The EAT has held that as childcare vouchers provided under a salary sacrifice scheme are part of the employee's 'remuneration' it is not discriminatory or detrimental to discontinue them during maternity leave. However, where the vouchers are provided on top of salary, without a salary sacrifice, they are not part of the employee's remuneration and must therefore be continued.
The provision of childcare vouchers through salary sacrifice arrangements is widespread and hitherto there has been some uncertainty as to whether salary sacrifice makes the vouchers a 'benefit' or a part of 'remuneration'. The distinction is significant because during maternity leave employers are obliged to continue to provide benefits as if the employee were still attending work. Employers can however lawfully suspend normal remuneration and, if eligible, the employee will receive statutory maternity pay instead.
The continued provision of childcare vouchers during maternity leave represents a cost to employers and some have sought to avoid it by making entry to their childcare voucher scheme conditional on agreeing to give up the vouchers during a period of maternity leave. That was the case at Peninsula Business Services Ltd (Peninsula). Its employee, Ms Donaldson, who was pregnant at the time of wishing to join the scheme, believed the condition of entry was discriminatory and so refused to join.
Ms Donaldson brought claims for detriment and discrimination. She argued that the Maternity and Parental Leave Regulations made it mandatory to provide childcare vouchers during maternity leave, and that by making it a condition of entry to the scheme that she give up this right, Peninsula had treated her unfavourably, subjected her to a detriment and indirectly discriminated against her.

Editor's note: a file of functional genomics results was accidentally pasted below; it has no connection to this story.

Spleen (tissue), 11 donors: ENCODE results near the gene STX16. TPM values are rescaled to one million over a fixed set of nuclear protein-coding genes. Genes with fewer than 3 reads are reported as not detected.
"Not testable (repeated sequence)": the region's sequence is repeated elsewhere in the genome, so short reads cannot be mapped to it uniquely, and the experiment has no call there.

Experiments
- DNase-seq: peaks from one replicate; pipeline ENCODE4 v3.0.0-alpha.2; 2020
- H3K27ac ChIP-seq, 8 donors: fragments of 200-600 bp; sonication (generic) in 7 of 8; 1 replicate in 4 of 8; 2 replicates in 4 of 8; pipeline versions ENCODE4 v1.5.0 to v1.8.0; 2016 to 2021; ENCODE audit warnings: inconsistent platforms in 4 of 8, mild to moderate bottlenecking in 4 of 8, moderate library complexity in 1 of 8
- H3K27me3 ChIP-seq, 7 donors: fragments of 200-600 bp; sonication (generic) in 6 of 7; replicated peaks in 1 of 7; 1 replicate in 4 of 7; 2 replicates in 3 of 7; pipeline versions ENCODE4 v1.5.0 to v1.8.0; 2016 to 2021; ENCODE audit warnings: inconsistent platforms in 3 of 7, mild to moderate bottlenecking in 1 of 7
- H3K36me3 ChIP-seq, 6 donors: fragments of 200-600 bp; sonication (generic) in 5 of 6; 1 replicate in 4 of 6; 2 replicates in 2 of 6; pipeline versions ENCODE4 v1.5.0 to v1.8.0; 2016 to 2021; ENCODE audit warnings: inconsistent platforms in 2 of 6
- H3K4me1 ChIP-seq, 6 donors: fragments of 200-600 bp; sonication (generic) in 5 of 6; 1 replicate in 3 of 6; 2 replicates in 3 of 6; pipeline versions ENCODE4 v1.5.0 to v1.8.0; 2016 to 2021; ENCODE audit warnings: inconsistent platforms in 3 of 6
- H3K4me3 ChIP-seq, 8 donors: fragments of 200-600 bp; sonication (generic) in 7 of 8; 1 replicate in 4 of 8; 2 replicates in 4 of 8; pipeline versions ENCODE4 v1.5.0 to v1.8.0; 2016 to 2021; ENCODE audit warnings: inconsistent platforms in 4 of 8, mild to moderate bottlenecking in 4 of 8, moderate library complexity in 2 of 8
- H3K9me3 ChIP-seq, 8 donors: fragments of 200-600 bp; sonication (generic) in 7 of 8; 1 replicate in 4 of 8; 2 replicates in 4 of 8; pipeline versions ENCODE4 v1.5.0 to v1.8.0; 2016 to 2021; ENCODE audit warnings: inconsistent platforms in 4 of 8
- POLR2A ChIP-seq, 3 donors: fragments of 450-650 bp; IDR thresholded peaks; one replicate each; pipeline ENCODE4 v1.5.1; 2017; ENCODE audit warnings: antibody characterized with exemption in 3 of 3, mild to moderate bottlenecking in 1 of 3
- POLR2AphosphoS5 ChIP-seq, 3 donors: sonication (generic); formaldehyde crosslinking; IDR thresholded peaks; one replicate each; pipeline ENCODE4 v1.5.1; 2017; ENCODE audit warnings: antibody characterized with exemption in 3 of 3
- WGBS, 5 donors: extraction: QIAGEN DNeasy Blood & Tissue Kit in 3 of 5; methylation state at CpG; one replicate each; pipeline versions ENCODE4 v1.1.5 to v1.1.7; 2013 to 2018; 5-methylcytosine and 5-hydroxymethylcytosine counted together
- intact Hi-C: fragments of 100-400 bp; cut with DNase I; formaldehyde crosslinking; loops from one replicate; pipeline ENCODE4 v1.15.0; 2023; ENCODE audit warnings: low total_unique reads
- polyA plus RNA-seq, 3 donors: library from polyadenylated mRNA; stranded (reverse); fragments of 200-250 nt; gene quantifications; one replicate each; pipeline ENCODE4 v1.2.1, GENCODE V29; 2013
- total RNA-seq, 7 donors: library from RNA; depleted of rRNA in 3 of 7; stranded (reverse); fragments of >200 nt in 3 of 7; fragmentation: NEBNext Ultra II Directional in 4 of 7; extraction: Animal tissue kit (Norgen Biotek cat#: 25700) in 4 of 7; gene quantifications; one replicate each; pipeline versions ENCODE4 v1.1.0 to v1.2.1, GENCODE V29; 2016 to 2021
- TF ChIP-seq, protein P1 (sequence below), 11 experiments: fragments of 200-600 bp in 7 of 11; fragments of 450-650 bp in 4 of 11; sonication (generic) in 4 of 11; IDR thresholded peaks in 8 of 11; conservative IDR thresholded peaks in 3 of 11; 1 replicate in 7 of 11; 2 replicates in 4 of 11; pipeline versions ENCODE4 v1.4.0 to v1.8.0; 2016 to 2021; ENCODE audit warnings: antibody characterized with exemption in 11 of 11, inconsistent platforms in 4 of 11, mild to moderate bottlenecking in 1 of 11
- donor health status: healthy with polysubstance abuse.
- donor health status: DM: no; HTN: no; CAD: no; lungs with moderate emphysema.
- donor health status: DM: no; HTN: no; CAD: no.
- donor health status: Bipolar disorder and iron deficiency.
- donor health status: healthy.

The employment tribunal found in her favour and Peninsula appealed. With some hesitation the EAT allowed the appeal and accepted Peninsula's argument that HMRC guidance to the effect that childcare vouchers are benefits and not remuneration is wrong, and did not provide an answer to the questions of employment law raised by the case.
The basis on which the EAT reached its decision could be subject to further challenge and employers should be cautious about relying on the decision to change their practices. The impact of the case will in any event be limited by the phasing out of childcare vouchers from 2018. The Government's intention is to replace them with its new tax free childcare scheme which is due to launch this year.